If I had known then, what it would be like once my boxes were settled in the "new house," this picture would have showed me running far, far away.
When I sold my house on the East Coast, I wanted to travel. My feet were itchy. At about that same time, my sister and I began to realize our parents in California needed help. But, after the two of us had left home long ago, our parents had never needed us. I imagined I could get these two cranky, selfish immortals set up with full-time help and then get on with my travels.
What a foolish girl I was. HIBK, as my friend, the writer Michele Slung, would say: "Had I But Known ... "
Now, after the death of my mother and the incarceration in nursing care of my father, I'm getting ready to move back into the family home. It is the most valuable of our family assets and my sister and I have decided it needs on-site care, at least until we figure out what to do with it. We're paying to keep it empty as it is, and we might as well have me as a tenant. And it is a mile closer to Dad. And, it has air conditioning! Hooray! It is hot here in the summer.
Wouldn't you know, it is the one home in my life I never really liked. I didn't like it the first time I moved in, and I liked living there even less.
Moving Day: from the really pretty redwood home my father built with his own hands, to the "grander" one across the street. Thrifty Dad had me use the old red wagon for a moving van.
I'm not saying it isn't a beautiful home. It is. It has beamed ceilings, a large country kitchen, and a fireplace that covers one entire wall of the spacious living room.
It is just that the first few years in that house were really awful: at least they were to the ten-year-old-to-twelve-year-old me.
Mom loved the all-wood country kitchen: but she hated the fact that the wood was stained green. The solution she and Dad chose was a mess: we spent the next two years stripping the stain from all the wood cabinets. From the beamed ceiling. From the louvered wood doors. From the floor. From the cupboards.
We had wood sandings in our silverware, in the drawers and in our shoes. When I helped Dad with the stripping, the varnish remover dripped down my arms and my skin broke out in large red boils. This sounds a little Dickensian, but I'm not making this up!
At the same time, my mother, whose asthma had left her a partial invalid, went back to work. She worked part-time for some professors at Stanford University and her health improved considerably. Not enough so that she could work there full time and enable me to get free tuition when I was later accepted to Stanford. Still, even forced as I was to go to UCSB, at least it was finally a chance to get away.
During those first few years in the new place, my father went back to school to get his Masters Degree, while holding down his full-time job, and spending his weekends taking the green stain off everything in the kitchen. He and Mom also invested in a fixer-upper in Mountain View and he fixed that up in what was left of his spare time, and then turned it into a rental, which he managed, also in his spare time. No wonder we didn't see much of him.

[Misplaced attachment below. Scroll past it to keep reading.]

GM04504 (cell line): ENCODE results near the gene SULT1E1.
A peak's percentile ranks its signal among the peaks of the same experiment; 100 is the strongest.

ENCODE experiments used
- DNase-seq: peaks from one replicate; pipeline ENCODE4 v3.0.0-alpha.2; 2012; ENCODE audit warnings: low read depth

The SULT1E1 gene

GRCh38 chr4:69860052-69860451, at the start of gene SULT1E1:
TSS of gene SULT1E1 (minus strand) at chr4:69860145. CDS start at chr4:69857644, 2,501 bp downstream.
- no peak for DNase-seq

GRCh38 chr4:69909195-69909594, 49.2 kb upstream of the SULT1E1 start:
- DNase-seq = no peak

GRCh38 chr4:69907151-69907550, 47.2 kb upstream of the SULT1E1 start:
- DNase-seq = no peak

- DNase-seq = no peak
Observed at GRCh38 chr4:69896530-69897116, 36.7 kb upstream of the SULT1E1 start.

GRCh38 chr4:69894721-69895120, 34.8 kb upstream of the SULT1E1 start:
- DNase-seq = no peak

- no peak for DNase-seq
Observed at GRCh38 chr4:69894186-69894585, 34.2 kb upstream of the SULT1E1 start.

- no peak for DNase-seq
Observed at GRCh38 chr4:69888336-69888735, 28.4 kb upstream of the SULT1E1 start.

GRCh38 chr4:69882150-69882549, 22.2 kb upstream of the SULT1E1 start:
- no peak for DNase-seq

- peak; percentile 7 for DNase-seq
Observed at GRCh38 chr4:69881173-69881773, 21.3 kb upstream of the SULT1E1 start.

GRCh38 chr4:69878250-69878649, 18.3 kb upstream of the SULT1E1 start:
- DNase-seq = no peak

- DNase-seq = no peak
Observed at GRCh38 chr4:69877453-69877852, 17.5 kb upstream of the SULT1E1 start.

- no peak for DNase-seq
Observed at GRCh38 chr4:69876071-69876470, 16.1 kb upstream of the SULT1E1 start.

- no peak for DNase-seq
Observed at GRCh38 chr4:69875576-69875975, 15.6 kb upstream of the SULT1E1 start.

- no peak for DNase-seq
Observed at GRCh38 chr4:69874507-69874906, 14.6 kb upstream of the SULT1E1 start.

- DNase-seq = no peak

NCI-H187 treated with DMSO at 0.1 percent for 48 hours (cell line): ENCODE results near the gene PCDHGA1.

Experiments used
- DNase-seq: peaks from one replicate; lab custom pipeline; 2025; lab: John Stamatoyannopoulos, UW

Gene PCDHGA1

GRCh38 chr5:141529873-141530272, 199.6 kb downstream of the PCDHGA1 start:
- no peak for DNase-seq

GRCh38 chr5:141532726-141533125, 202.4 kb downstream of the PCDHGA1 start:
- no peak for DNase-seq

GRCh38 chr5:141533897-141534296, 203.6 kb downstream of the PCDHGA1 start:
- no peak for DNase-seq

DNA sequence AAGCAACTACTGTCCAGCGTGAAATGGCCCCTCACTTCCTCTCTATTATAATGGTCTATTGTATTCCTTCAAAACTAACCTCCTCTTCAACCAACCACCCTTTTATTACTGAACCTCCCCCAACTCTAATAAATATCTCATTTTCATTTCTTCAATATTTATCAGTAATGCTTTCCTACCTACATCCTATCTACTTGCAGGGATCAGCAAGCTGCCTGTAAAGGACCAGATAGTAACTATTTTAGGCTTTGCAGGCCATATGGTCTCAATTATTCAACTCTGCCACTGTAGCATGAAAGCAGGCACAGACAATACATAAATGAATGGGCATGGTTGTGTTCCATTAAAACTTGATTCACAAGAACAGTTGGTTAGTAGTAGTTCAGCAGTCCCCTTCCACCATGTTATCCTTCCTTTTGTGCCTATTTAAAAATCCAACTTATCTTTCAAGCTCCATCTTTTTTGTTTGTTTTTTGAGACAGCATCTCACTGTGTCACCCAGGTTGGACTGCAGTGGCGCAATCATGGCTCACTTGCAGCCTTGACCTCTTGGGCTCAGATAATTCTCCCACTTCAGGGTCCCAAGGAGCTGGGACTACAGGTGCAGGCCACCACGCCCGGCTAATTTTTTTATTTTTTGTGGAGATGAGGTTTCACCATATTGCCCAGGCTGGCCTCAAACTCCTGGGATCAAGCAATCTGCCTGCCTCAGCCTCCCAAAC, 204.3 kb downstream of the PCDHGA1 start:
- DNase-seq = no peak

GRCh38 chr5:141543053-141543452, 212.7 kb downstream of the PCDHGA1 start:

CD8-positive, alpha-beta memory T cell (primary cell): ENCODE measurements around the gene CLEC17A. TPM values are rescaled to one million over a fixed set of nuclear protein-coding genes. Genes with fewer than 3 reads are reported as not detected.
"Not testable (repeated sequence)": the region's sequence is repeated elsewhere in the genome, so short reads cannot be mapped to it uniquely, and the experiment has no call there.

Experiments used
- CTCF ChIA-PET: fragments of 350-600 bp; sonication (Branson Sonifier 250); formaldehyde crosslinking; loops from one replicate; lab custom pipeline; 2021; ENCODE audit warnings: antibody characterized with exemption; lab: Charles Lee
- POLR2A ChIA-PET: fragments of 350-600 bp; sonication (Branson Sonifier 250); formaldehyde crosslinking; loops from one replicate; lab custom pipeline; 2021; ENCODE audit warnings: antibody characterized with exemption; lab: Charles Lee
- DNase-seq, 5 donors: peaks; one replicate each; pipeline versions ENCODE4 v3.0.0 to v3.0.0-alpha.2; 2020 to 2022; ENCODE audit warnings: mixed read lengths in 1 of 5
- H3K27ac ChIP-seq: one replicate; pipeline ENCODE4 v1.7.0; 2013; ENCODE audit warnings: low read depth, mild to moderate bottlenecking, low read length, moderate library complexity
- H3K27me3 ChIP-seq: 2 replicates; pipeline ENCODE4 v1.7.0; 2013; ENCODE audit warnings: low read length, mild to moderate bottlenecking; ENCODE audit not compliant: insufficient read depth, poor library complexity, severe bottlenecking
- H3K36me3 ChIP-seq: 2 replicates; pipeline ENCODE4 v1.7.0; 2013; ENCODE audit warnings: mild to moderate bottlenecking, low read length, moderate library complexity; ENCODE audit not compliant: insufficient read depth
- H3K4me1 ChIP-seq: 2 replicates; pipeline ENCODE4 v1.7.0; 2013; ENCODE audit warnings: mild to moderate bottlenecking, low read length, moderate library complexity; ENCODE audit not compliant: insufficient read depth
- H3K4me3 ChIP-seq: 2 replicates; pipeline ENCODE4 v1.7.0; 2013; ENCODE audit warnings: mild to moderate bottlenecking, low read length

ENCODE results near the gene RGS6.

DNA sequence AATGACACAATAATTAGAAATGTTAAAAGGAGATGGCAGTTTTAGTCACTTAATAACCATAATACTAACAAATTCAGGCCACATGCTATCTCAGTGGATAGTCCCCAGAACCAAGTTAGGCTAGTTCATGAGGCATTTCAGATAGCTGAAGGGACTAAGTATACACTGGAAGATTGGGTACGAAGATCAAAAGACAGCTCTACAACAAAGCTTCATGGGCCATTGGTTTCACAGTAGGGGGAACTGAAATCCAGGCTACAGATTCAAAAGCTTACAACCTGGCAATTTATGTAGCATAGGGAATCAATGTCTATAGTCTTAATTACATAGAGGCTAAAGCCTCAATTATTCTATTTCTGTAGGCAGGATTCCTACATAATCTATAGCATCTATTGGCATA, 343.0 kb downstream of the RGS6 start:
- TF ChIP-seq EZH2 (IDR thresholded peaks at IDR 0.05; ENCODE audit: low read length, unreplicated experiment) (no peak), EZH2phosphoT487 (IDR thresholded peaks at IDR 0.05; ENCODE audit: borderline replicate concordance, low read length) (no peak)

The new living room. Mom is beaming. The rest of us look as if we're trying to look happy. Except Dad. He isn't even trying.
My mother decorated the new bedroom my sister and I shared, and felt it was so lovely we were not allowed to put anything of our own on the walls. It was also against house rules for us to sit or lie on our beds before bedtime.
Okay, maybe it wasn't the house that was awful: maybe it was just a really bad time in our family's history. But I blamed the house. I thought the numbered address--911--was absolutely perfect for the place.
This photo, taken in the garden of 911 Echo, of my colt-like sister Kimberly, Dad and me, must have been taken during a break we took from stripping the green stain off the kitchen cabinets. We still had another year's worth of work to go at this point.
After just four years, my lucky sister escaped to college. I still had three more years to serve on my sentence.
Now, half a century later, I'm cleaning the closets in this place that once seemed so Gothic. I'm putting as much of my mother's furniture as I can into the garage, so I can get the ghastly stuff out of my sight, and donate it somewhere it will do some good. I'm making room for my clothes in the closets and my rugs on the floors.
My friend Leslie's husband, Mike, says it will be good for me to go back there and redecorate and exorcise the bad spirits, creating "new, happier memories" there.
I patted him on the shoulder when he said that because it was just what I needed to hear.
Still, I'm headed to the hardware store right now for some varnish. I just can't wait to stain everything in that kitchen bright green.